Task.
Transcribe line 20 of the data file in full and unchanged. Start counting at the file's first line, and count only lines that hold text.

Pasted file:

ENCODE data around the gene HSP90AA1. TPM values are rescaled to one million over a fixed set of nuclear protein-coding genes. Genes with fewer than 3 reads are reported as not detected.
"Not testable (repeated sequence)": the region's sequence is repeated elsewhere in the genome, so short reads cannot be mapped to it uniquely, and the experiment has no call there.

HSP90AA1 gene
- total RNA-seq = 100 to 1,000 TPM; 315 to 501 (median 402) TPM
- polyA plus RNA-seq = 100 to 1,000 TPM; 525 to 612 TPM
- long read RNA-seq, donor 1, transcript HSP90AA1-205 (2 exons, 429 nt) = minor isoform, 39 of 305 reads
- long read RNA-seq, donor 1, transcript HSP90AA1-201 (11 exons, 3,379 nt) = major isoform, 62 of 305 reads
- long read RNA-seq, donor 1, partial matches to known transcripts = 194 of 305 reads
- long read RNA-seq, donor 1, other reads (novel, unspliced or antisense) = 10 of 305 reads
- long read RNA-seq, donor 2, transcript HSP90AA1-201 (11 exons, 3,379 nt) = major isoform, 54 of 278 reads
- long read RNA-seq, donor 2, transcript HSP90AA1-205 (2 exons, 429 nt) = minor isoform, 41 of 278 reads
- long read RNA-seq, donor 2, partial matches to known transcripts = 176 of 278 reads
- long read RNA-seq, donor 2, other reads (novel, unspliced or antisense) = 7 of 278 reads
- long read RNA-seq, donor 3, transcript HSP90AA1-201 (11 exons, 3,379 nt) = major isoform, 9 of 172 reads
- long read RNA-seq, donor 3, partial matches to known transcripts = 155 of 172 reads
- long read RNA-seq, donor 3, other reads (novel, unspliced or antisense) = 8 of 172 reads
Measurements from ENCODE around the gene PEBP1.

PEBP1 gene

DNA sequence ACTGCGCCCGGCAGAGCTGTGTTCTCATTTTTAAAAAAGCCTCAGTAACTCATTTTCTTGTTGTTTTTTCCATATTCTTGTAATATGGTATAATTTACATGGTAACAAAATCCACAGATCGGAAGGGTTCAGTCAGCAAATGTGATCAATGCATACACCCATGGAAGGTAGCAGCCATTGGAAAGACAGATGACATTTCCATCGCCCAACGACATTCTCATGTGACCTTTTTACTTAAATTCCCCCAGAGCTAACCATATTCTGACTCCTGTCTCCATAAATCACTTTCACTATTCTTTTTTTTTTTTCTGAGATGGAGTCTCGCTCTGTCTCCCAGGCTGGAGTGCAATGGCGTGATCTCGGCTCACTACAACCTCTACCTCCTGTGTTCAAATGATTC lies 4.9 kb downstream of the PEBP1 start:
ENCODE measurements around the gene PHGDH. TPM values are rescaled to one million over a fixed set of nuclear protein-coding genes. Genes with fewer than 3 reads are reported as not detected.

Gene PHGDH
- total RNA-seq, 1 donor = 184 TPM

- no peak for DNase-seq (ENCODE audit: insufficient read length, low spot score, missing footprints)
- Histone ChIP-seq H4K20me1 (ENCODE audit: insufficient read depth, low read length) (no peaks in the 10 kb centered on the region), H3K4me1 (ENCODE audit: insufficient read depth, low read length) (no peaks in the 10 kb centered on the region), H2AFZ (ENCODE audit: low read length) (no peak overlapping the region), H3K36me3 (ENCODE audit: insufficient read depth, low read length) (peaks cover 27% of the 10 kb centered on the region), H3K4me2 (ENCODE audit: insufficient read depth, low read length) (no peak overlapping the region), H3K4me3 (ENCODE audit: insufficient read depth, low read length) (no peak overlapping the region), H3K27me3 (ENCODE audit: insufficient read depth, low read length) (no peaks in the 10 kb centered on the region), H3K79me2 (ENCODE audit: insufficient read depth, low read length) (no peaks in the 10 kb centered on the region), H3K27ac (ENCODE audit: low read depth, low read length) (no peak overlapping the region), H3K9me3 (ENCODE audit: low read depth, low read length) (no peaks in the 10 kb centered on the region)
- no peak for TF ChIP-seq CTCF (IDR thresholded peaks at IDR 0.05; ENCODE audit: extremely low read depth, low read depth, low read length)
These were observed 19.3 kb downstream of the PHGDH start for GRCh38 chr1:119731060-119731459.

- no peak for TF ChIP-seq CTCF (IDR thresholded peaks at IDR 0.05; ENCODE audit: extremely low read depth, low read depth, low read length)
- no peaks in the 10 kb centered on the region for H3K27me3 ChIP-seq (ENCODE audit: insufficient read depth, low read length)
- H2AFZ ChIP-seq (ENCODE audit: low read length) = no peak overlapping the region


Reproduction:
ENCODE measurements around the gene PHGDH. TPM values are rescaled to one million over a fixed set of nuclear protein-coding genes. Genes with fewer than 3 reads are reported as not detected.